This is the sixth in my series of posts from my family’s trip to Italy with the St. Mary’s of the Lake Choir from Skaneateles, NY. If you’d like to check out the earlier posts, you can find them by clicking these links – PART1, PART2, PART3, PART4, PART5
After the simplicity and calm of Assisi, we found ourselves in Florence. The Grand Mediterraneo Hotel was located on a busy street and we were roused from our drowsy state of mind after the bus ride from Assisi to frantically search for luggage. Then we had to take the tiny European elevators to our floors. The elevators said that they held six. As my ten year old daughter, Lillie, and I struggled to cram ourselves and four bags into the elevator, we wondered how small those six people had to be to fit.
At any rate, we got checked in and braced ourselves for the long walking tour scheduled for the next day around Florence. Florence is the capital of the Tuscany region of Italy. It has nearly 400,000 residents. It’s less crowded and frenetic than Rome, but only slightly so.
Our word of the day, as we ventured out, was simple. Father Bob, once again, shared words of wisdom with us and a prayer before we started out day in Florence.
Galleria Dell’Accademia Di Firenze:
TheGalleria dell’Accademia di Firenze, or Gallery of the Academy of Florence, is best known as the home of Michelangelo’s sculpture David. It also has other sculptures by Michelangelo and a large collection of paintings by Florentine artists, mostly from the period 1300-1600. In 2016 it had 1,461,185 visitors, making it the second most visited art museum in Italy, after the Uffizi. The Galleria dell’Accademia was founded in 1784.
This sculpture is definitely the highlight of the museum. It’s an imposing figure with incredible detail. David is considered a masterpiece of Renaissance sculpture created in marble between 1501 and 1504 started when Michelangelo was only 26. It is 17 feet in height made from a single block of marble.
What struck me was the painstaking detail, but, when you look at the hands and feet of the statue, they don’t seem to fit the rest of the statue both in size and aesthetic. The guide told us that, because of the time it took to create the details of hands and feet, it was likely that Michelangelo used his own appendages as the models for David’s mismatched features. Michelangelo was known to have unusually large hands and feet. When researching this post, however, there are other various reasons cited for the large appendages. For instance, it is speculated that Michelangelo knew that the statue would be viewed from below. Another explanation is that the immense right hand is a reference to David’s manu fortis or strong hand. Yet another explanation is that the statue is a stylized account of a growing boy’s ungainly limbs.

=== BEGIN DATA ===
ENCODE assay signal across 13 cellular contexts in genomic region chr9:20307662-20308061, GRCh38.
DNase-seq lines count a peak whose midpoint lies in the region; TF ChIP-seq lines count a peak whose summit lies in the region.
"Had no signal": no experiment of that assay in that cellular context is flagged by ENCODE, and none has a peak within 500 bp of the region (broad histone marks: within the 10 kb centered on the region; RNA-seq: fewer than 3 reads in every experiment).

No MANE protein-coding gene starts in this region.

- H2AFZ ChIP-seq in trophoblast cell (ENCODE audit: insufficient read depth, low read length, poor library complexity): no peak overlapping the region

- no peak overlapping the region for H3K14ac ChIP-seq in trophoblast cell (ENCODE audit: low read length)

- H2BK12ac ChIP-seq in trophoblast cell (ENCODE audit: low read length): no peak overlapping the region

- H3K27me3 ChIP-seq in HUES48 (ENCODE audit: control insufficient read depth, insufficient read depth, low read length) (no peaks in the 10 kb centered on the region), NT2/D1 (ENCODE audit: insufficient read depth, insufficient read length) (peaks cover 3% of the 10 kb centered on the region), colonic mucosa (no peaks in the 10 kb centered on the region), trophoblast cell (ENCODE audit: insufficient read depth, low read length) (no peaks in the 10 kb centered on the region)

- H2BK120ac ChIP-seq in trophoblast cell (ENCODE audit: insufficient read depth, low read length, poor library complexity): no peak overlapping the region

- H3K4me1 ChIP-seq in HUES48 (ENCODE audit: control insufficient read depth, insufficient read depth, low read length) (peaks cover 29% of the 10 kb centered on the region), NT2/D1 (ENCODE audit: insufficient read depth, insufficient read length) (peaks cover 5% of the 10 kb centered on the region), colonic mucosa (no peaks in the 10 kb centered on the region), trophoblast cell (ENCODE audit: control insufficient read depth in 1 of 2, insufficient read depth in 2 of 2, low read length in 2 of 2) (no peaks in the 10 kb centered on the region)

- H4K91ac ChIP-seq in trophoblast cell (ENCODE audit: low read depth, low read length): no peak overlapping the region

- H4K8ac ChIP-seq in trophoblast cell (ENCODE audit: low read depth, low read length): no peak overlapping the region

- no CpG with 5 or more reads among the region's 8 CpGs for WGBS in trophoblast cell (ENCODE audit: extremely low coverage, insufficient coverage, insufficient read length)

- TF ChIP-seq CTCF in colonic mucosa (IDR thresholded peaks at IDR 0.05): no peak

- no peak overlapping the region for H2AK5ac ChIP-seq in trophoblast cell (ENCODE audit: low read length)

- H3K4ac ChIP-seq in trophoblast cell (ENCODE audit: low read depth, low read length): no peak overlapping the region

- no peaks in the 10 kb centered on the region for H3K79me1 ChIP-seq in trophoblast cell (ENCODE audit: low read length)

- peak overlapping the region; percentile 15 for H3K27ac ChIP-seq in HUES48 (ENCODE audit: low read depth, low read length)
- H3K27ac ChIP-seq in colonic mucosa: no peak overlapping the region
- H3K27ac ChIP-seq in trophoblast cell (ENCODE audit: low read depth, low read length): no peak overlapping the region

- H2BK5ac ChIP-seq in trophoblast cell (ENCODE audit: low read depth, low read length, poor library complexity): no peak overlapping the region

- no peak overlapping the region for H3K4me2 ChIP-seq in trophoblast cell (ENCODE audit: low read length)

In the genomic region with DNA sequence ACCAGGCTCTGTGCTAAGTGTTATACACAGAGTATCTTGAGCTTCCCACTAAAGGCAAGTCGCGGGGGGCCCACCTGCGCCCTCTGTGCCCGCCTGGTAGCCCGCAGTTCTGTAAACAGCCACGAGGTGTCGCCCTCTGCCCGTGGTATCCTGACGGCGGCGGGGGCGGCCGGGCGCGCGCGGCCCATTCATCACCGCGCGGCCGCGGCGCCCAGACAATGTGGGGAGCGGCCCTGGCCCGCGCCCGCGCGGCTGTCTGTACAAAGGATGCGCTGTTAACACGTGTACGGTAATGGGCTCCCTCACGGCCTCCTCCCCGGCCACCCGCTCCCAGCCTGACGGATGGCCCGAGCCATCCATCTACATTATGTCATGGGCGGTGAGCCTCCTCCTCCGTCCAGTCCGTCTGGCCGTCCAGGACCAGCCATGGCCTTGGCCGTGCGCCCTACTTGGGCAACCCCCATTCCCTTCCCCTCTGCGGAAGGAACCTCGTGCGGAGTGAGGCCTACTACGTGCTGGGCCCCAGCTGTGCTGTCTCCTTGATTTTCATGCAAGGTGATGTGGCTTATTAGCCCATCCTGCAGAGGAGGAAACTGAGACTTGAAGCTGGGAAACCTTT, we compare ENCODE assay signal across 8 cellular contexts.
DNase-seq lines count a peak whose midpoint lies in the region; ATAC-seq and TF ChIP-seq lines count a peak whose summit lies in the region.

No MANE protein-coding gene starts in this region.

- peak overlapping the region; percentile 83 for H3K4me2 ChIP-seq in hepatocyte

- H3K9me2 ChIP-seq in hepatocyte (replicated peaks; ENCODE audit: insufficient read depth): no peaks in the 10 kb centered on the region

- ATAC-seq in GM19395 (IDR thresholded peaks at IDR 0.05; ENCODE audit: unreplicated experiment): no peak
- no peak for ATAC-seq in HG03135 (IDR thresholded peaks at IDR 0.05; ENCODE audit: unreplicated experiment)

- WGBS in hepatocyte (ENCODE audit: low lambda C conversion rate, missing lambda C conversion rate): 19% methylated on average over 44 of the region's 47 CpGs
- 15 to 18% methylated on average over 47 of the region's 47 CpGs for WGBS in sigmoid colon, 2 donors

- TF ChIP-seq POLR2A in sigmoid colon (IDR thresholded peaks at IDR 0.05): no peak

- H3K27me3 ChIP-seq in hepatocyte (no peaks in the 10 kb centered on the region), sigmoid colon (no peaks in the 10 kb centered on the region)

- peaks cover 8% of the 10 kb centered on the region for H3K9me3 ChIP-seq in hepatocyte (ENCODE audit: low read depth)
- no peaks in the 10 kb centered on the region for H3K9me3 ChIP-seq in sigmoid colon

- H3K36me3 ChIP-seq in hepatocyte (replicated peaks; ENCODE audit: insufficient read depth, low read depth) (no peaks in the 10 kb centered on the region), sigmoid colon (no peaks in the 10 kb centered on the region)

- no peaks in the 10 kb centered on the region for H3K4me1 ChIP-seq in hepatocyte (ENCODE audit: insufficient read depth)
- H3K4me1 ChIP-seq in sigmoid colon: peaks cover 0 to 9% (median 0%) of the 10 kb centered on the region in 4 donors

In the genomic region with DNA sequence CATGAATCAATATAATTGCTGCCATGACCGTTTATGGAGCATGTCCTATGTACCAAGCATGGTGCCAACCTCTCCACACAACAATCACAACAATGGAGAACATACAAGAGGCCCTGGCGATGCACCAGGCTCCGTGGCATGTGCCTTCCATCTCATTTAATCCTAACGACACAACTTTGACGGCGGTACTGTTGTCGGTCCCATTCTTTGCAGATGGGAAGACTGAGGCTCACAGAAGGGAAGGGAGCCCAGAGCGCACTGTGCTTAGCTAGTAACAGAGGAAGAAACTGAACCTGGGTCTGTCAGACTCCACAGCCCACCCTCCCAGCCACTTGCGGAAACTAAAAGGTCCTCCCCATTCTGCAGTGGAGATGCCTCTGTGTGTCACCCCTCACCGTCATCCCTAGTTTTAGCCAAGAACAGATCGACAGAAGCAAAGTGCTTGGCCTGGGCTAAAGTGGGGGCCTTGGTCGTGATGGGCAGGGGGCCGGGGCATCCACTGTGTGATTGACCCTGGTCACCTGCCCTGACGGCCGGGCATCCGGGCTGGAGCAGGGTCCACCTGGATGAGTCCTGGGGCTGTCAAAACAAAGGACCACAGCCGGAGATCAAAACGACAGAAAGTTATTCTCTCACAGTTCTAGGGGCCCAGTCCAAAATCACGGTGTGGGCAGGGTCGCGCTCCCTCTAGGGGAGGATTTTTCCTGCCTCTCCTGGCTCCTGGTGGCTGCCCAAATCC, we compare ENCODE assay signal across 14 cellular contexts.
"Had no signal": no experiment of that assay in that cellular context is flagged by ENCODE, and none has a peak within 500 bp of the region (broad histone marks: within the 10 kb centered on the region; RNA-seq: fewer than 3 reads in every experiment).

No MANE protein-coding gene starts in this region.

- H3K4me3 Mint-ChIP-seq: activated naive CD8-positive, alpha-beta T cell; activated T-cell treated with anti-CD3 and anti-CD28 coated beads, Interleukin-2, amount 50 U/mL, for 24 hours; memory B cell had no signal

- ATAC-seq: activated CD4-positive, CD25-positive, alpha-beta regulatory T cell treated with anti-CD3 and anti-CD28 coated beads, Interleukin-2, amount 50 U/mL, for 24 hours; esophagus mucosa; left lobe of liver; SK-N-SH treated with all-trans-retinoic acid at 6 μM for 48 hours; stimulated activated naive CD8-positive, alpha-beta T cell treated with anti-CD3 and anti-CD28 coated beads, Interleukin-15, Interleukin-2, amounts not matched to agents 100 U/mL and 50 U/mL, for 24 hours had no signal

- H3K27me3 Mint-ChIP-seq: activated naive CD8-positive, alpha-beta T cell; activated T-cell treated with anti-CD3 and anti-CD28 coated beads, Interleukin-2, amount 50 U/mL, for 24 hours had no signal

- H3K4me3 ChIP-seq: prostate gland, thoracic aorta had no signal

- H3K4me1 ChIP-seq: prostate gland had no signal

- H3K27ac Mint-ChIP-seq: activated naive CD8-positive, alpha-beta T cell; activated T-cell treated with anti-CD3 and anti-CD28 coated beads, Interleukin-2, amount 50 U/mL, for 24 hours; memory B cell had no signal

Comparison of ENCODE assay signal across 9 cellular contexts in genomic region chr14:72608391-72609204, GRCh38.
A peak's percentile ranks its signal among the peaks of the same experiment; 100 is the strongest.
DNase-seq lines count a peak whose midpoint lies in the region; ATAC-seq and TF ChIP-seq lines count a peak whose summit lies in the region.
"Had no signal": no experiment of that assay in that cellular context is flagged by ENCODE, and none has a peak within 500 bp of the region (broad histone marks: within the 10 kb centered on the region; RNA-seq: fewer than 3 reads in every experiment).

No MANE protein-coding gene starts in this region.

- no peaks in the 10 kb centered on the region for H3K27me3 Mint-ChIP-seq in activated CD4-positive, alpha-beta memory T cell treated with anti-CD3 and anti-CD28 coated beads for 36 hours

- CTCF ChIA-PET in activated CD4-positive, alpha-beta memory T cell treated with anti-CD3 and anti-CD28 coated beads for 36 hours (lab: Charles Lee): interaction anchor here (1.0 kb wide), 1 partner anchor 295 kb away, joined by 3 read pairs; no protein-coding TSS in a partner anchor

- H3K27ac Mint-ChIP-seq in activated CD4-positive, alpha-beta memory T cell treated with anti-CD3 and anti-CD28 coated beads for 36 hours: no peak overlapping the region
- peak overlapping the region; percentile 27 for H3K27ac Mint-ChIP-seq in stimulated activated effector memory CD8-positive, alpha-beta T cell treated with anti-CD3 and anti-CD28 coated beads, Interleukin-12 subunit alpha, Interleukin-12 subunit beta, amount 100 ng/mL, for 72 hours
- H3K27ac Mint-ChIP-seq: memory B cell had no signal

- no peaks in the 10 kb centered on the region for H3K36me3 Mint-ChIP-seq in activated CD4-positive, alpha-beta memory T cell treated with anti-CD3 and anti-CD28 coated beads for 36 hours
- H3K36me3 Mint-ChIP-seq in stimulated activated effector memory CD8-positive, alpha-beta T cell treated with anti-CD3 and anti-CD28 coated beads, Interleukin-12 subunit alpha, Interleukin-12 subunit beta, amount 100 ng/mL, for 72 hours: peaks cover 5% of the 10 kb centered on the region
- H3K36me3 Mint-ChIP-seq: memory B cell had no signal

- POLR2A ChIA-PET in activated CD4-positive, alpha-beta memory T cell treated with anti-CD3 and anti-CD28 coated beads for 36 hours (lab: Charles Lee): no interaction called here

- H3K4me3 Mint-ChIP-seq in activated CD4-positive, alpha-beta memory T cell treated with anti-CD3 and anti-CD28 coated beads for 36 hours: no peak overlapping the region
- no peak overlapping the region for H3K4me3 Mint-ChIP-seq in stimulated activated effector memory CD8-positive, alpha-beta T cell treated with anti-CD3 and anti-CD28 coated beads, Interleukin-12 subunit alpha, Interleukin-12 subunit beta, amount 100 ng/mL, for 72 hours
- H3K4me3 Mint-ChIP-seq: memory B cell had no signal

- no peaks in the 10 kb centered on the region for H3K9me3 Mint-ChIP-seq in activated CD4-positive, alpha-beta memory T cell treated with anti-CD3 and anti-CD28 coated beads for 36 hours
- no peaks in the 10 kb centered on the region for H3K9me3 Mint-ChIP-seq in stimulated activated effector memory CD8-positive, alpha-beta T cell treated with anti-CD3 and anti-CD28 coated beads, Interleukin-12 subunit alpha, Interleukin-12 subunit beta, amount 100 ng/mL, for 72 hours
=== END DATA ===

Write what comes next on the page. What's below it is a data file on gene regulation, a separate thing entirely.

Of course, there were many other beautiful works in the museum including some unfinished statues from Michelangelo that were emerging from single blocks of marble that gave a glimpse into how his sculptures were created.
An Unscripted Rest:
After the Gallery, a nearly seven mile walking tour of Florence was planned. My wife and I, along with her sister and her husband, saw this as a good time to break away from the group and head back to the hotel for a rest. With the five of us (including my daughter), it was impossible to find a cab that would take all of us and Uber didn’t operate in Florence.
We decided to take the 15 minute walk back to the hotel. It afforded us some additional views of the city and allowed us to do some shopping in a leather store. This turned out to be just the recharging activity that we needed in preparation for our evening concert and mass. We took naps and my wife, Caryn, and my daughter, Lillie, went on a short shopping (and gelato) venture.
Basilica San Marco – Florence:
On this evening in Florence, we were able to participate in a mini-concert and mass at the Bailica San Marco (the 2nd of three churches dedicated to St. Mark that we would visit and perform in on this trip).
The church has a single nave with side chapels designed in the late 16th century and paintings from the 16th–17th centuries. A further renovation was carried on in 1678 and the current façade was built in 1777–1778.
The five of us that rested at the hotel arrived a bit early to find a man in a priest’s cassock, a sporty hat and vibrant blue glasses rehearsing with a few of the churches choir members. What struck us was the acoustics in this old church along with the strength of the voices.
It turned out that this choir would be assisting us with the mass parts and the man rehearsing them was the charming and appreciative priest that, along with our own Father Bob, would be celebrating the mass. It was at his request that we did a mini-concert prior to the mass.
The experience was a special one. The priest from this church had a deep appreciation for music which was apparent as he thanked and shook hands with every choir member after mass. The church’s choir was also very friendly and appreciative. It was an experience that shows how music transcends culture and language.
Florence was a great city, but we would only be staying the night before heading off to our next adventure.